Hartford employment lawyer Richard Hayber explains a recent decision by a Massachusetts federal court on a case by store managers against Family Dollar for overtime.
Online PR News – 13-May-2014 – Hartford, CT – A federal judge recently ruled that a lawsuit by Store Managers against Family Dollar will be sent back to Massachusetts state court. A lead attorney for the store managers, Richard Hayber, said the decision is a positive step for his clients.
Hayber added: “We filed this lawsuit for Massachusetts workers under Massachusetts law in Massachusetts court. It should not have been removed to Federal court by this North Carolina company. If they want to do business in Massachusetts, they should agree to the jurisdiction of the Massachusetts courts.”
"We are confident in our case, and we look forward to proving it in state court," Hayber said. "The store managers should have been paid time-and-a-half for every hour they work over 40 per week. We are seeking to right this wrong."
The store managers argue that they are owed overtime pay because they are not operating as true managers under Massachusetts overtime law. They are represented by the Hayber Law Firm of Hartford, Connecticut, and Lichten & Liss-Riordan, P.C., of Boston, Massachusetts.
Family Dollar makes their store managers work long hours, sometimes up to 70 hours per week, without overtime pay. Mostly, they perform the same duty as stockers and sales associates: Making sure merchandise is on the shelves, unloading merchandise, ringing up customers, etc. While they spend a small portion of their time performing managerial work, they claim that management is not their primary duty.
Family Dollar, disagrees and asserts that the store managers meet the "executive exemption." Under Massachusetts law, an employer may decline to pay a person overtime if that person is working in a bona fide executive position.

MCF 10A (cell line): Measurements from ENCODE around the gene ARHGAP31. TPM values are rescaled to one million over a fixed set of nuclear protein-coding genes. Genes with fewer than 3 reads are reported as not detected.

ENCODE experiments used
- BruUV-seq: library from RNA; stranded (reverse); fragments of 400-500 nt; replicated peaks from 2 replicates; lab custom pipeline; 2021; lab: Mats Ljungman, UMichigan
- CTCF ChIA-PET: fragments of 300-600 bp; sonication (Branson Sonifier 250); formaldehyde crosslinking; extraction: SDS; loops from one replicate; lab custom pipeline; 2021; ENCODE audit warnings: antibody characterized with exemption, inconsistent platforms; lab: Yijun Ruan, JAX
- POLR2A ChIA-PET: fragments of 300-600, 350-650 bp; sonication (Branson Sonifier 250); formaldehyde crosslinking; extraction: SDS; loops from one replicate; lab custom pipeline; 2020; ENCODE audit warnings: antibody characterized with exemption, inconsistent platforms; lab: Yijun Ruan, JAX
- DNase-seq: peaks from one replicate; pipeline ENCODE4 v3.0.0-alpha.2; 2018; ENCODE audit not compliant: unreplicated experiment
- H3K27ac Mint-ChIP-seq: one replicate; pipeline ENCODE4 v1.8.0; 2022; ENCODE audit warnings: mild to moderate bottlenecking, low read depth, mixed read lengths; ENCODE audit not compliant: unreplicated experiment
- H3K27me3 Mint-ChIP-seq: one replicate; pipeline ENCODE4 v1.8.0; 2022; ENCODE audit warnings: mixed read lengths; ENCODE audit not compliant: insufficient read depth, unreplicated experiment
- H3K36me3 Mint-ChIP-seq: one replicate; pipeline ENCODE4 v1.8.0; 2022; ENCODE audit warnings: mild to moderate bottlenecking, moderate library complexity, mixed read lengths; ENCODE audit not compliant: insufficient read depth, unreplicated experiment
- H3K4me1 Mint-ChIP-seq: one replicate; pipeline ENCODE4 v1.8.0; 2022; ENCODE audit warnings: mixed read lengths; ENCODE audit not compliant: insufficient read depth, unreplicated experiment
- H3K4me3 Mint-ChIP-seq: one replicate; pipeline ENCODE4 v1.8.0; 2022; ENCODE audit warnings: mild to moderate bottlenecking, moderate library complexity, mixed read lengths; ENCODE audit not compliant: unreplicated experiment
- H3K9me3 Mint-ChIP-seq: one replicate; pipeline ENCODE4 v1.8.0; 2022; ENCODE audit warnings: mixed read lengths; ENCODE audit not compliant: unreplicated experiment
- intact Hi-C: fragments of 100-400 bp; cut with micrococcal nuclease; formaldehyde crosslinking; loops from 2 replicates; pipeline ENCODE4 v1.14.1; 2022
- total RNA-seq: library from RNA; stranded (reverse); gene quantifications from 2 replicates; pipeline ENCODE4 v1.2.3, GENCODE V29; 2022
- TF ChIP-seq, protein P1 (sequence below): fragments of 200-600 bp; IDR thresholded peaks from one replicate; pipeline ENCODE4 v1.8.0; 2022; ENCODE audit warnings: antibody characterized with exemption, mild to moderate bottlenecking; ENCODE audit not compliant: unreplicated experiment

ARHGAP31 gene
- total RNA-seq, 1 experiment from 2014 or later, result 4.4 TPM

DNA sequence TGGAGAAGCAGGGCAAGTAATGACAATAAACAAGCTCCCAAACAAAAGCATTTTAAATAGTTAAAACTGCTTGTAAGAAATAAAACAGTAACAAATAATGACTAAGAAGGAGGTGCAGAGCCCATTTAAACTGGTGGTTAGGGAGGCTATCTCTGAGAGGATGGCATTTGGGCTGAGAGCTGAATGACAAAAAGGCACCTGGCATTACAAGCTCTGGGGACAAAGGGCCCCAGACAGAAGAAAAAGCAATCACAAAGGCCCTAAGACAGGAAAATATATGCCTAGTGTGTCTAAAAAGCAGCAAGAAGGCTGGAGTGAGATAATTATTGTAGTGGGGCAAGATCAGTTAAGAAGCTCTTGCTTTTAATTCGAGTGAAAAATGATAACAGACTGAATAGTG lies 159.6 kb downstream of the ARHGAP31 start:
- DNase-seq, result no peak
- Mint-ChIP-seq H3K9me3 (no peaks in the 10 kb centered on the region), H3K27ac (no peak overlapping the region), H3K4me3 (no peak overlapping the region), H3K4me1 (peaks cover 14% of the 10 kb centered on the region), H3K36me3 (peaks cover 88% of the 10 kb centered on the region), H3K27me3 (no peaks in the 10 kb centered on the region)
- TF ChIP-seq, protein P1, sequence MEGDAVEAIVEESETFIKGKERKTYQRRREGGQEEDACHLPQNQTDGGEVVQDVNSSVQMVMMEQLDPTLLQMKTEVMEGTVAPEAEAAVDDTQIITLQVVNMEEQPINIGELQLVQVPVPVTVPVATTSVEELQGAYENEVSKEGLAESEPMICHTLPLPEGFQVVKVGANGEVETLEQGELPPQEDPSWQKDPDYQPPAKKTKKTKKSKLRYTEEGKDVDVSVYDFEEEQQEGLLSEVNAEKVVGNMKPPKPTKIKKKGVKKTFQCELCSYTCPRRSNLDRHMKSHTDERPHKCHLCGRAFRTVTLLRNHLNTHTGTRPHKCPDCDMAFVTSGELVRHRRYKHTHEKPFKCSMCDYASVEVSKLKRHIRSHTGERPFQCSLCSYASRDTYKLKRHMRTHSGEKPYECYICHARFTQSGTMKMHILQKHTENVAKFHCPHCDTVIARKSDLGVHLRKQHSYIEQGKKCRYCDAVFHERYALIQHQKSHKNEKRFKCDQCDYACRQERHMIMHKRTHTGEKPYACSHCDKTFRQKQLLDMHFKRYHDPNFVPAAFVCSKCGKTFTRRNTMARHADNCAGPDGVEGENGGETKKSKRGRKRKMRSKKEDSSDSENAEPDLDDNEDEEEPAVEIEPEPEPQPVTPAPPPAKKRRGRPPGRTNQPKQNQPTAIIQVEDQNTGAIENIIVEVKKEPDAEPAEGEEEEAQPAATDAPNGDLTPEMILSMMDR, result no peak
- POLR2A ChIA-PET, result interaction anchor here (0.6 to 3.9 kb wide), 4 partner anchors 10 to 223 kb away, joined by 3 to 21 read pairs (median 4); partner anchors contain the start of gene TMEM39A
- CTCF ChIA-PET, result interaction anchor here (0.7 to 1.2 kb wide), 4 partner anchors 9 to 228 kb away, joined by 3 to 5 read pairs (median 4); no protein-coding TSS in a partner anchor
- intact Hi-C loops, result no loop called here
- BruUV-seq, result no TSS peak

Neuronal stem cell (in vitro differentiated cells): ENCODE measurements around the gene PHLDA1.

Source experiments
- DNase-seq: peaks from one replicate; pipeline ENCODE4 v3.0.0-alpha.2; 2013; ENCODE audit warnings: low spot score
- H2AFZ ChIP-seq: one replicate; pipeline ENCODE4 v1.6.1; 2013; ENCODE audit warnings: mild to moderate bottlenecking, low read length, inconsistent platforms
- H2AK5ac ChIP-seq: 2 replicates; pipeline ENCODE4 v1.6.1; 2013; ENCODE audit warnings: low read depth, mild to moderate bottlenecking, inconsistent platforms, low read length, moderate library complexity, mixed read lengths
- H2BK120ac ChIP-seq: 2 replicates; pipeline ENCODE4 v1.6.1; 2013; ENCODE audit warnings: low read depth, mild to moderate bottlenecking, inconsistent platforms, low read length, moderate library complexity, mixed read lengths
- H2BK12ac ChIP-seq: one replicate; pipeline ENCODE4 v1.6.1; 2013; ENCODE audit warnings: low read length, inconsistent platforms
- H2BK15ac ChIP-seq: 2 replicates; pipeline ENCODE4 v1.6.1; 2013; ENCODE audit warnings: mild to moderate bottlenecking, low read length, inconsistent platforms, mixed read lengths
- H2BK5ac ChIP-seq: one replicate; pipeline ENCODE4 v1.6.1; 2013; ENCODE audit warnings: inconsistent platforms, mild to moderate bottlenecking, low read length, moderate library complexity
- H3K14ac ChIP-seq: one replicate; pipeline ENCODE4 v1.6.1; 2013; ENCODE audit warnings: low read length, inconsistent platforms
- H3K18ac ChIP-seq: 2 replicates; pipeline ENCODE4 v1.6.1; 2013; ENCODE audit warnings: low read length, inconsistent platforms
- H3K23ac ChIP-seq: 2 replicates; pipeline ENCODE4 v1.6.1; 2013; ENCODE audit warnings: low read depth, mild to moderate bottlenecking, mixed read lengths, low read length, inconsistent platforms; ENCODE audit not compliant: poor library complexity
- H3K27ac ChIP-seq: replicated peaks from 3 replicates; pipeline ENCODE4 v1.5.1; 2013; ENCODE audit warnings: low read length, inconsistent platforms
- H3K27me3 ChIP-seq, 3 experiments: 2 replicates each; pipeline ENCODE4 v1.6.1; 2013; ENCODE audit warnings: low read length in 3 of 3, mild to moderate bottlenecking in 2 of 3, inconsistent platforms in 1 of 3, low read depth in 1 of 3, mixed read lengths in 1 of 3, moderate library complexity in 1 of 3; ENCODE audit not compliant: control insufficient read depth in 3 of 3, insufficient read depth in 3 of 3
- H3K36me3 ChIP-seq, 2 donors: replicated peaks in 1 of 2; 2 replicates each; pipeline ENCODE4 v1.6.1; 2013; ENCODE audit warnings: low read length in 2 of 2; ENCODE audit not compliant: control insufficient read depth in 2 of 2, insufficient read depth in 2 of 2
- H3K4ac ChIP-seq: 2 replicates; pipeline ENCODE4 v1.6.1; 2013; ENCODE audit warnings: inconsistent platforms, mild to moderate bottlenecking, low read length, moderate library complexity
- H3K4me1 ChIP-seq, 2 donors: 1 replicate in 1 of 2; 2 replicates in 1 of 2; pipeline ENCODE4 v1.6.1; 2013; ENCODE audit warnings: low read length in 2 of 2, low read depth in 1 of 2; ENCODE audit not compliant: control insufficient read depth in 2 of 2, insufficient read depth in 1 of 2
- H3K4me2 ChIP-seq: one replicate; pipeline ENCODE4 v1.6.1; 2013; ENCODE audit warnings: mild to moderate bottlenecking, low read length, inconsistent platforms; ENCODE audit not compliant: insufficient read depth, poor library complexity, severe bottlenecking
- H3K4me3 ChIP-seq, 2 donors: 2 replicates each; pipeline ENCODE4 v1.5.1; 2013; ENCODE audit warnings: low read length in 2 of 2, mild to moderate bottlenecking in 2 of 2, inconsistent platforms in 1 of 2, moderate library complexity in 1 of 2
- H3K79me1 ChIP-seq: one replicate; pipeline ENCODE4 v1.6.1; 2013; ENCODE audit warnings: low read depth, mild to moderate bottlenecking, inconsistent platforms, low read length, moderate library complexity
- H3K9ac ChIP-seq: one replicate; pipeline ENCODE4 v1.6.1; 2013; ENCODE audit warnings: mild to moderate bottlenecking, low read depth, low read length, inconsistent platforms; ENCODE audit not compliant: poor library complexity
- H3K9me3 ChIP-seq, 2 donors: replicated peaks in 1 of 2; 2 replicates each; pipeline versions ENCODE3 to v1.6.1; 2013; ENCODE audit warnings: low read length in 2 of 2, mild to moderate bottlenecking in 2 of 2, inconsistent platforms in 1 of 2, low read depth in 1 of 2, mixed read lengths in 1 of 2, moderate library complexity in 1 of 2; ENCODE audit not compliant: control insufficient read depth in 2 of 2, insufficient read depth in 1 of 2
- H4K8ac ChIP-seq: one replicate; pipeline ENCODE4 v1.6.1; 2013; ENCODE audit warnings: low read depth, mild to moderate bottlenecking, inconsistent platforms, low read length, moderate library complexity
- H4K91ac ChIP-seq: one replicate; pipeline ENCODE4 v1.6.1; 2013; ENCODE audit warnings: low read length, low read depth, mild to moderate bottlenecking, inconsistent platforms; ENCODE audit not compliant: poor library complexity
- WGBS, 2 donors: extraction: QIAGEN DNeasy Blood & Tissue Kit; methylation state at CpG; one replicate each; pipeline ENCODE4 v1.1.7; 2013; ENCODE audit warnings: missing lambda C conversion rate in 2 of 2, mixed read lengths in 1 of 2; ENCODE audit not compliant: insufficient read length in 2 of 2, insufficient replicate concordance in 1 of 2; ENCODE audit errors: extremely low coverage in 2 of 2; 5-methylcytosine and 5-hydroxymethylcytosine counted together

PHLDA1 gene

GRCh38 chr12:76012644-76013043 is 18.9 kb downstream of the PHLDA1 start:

An executive is defined under Massachusetts law is an employee, among other things, “Whose primary duty is managing an enterprise or a customarily recognized department or subdivision of that enterprise.” This is the issue that this case presents.
If an employee does not meet any of the exemptions under law, his or her employer must pay the employee one-and-a-half times their regular rate for every hour more than 40 worked per week.
While the case is now being sent back to Massachusetts state court, it relies upon the same arguments that won a $54 million judgment against Family Dollar in 2008: That store managers do not meet an "executive" exemption from overtime pay because they only spend about 10 to 20 percent of their time managing the store.
Family Dollar has filed an appeal of this transfer ruling and the First Circuit Court of Appeals will decide this issue once and for all.